Umeboshi Plum Healing Benefits and Best Home Remedy

Umeboshi is said to be highly effective in relieving jet lag, stiffness, hangover, stress, headaches, insomnia, fatigue and just about anything else you can name.


When we eat packaged, highly processesed and factory prepared foods now and then our bodies can bounce back if we are in good health.

As we age, the body has less digestive fire and reduced stamina to rebound from poor nutrition.

If you are tired after a good nights sleep, this is a indicator that you need to improve your the quality of the foods you eat.

We all occasionally indulge in outrageous party snacks, overindulge in delicious meals, or eat late into the night. I’m no exception!

The Umeboshi plum, in its various forms, is my go-to home remedy. It almost instantly soothes my stomach and rejuvenates my body.

The Umeboshi Plum from Japan, acts as a powerful friend and ally against a variety of stubborn stomach upsets.

Umeboshi has an amazing ability to balance and brace the system in many ways.

There is extensive documentation (some ancient, some recent) showing its effectiveness in cleanly evacuating radioactive strontium 90 from the body, in relieving coughs and nausea, reducing fevers, as an astringent, and as an antibiotic against dysentery, supportive staphylococcus, and more.​

UME VINEGAR is delicious in salad dressings. It is technically not vinegar but rather the liquid that rises to the surface of fermenting umeboshi. It smells like fresh cherries and tastes like savory vinegar.

UMEBOSHI PASTE is the pureed flesh of the pickled plum without its seed. For fast acting relief eat a 1/2 teaspoon. You’ll pucker and grimace like never before. However, it is convenient and delicious used in cooking and salad dressings.

PLUM CONCENTRATE has the texture and color of tar. It’s made from the juice of the immature Ume. Dip out a pea-sized portion with the tip of a chopstick into 1/2 cup hot water, stir and drink. It tastes like the essence of sour lemons.

A small dose of plum concentrate is said to neutralize the acids created from eating a sugar laden piece of chocolate cake. This is substantiated by the experience of countless people practicing macrobiotics.​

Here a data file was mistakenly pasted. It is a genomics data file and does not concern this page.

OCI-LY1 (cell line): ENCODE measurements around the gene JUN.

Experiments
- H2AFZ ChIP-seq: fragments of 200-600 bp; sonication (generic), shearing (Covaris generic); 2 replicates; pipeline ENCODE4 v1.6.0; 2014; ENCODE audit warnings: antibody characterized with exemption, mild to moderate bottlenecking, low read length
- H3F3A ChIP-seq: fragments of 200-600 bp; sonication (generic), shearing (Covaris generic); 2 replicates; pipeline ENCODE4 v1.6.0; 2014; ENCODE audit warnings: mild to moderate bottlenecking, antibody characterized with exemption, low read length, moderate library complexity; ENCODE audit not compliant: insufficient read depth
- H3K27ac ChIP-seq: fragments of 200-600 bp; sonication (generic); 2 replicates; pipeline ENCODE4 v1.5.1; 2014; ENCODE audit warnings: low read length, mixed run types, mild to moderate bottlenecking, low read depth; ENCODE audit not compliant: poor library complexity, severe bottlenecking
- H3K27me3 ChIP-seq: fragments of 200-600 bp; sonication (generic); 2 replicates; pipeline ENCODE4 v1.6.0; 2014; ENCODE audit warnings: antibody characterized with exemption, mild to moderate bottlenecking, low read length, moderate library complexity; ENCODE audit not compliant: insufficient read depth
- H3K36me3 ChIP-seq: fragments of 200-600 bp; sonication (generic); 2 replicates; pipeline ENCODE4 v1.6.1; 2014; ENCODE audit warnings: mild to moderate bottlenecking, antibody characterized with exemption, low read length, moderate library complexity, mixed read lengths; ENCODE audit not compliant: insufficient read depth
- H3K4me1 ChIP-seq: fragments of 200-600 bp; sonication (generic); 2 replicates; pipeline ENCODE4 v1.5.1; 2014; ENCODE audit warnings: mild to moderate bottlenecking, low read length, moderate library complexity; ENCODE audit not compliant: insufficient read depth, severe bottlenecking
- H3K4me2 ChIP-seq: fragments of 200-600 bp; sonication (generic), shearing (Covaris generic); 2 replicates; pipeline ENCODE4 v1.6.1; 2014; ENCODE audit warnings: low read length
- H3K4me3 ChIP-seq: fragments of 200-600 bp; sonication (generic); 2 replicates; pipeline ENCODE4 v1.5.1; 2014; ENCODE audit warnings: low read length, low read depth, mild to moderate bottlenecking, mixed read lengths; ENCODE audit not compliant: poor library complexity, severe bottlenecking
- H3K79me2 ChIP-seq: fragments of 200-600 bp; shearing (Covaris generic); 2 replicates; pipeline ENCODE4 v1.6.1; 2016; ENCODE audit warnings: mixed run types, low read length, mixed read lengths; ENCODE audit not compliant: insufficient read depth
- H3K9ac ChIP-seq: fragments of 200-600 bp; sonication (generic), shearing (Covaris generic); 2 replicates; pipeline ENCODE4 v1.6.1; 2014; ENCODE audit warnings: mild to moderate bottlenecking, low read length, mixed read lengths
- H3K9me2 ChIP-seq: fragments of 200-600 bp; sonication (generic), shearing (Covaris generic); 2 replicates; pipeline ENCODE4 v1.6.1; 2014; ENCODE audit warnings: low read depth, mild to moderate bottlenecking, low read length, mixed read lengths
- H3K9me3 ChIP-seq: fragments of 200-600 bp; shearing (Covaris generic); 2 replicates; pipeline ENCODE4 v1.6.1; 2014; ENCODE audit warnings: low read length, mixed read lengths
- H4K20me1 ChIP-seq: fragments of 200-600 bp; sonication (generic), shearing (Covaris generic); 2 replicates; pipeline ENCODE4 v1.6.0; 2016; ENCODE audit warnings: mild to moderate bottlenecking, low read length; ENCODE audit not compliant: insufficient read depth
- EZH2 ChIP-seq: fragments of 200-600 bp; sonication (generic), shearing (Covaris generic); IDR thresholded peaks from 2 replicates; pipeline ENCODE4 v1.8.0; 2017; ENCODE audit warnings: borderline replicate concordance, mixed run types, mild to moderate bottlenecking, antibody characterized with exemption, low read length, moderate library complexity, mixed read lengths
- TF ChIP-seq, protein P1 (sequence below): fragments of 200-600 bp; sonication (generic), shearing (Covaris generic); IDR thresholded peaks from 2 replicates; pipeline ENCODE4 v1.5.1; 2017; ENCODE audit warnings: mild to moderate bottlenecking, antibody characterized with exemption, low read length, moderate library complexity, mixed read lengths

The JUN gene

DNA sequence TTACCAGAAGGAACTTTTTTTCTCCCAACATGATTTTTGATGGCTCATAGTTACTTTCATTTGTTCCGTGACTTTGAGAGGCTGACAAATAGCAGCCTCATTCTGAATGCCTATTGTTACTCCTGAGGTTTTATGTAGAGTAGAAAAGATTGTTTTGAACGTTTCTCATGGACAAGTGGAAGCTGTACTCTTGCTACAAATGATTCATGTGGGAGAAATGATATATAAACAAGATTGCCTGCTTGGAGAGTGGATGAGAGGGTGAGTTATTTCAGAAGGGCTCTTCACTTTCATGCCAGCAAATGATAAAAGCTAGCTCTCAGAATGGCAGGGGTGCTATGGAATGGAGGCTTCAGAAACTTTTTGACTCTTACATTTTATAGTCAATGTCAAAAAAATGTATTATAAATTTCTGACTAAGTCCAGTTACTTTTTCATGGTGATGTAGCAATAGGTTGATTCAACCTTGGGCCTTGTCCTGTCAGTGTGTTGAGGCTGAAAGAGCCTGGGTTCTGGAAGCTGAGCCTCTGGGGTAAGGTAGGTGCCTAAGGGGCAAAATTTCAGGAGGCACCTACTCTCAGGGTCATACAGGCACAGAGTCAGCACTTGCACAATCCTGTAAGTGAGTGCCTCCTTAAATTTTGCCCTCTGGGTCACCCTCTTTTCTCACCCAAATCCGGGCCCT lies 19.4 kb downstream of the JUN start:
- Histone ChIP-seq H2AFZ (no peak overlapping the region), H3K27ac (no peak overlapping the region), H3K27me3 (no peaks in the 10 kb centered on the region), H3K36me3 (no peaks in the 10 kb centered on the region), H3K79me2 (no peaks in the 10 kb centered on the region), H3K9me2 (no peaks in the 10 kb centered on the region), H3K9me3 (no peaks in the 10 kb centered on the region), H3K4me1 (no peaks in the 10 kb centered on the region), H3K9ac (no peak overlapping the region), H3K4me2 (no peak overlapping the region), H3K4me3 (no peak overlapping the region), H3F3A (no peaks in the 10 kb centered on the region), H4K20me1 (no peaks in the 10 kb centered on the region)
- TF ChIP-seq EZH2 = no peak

Today many people have a difficult time absorbing minerals like calcium and iron. Citric acid combines readily with the mineral content of foods present in the digestive tract and creates an easy-to-absorb mineral salt.

Citric acid breaks down the lactic acids in our blood that cause fatigue and stress. This explains why athletes instinctively chew on lemons are highest in citric acid. But compare to Ume!

100 Grams Edible Portion
Plum Extract
Citric Acid
The blood of a healthy person stays at the slightly alkaline level of pH 7.3, which will not host infections and viruses. When the blood tends toward acidity, symptoms such as irritability or hypersensitivity occur. The blood of those with headaches or dizziness, stiff shoulders, insomnia, or those who have stomach upset. Umeboshi helps the system adjust to slightly alkaline pH level.​

If the stomach is weak, or if the secretion of stomach fluids is retarded through improper diet and lifestyle, germs find their way into the small intestine. This can cause illness. Ume products contain a natural agent called perilhidehyde that, when ingested, helps clear the intestinal tract of undesirable bacteria. Citric acid, also found in Ume, enhances the function of the liver and gallbladder.

For those times when you slip from a healthy diet or when you’re traveling or your resistance is low, the Umeboshi plum can be a good friend and help you feel better fast!

Here’s why it works.  This oriental plum has at least double the amounts of protein, minerals, fat and ash as other fruits, are high in calcium, iron and acidity. The plum concentrate juice from immature Ume has 53.6 percent citric acid and 19.2 percent iron. This concentration of citric acid and minerals make Ume a strongly medicinal food.

100 Grams Edible Portion
Ume Plum

“Let food be your medicine and medicine be your food”


The Whole Foods Encyclopedia (Rebecca Wood, 2010)

Acid Alakline Companion (Carl Ferré, 2009)

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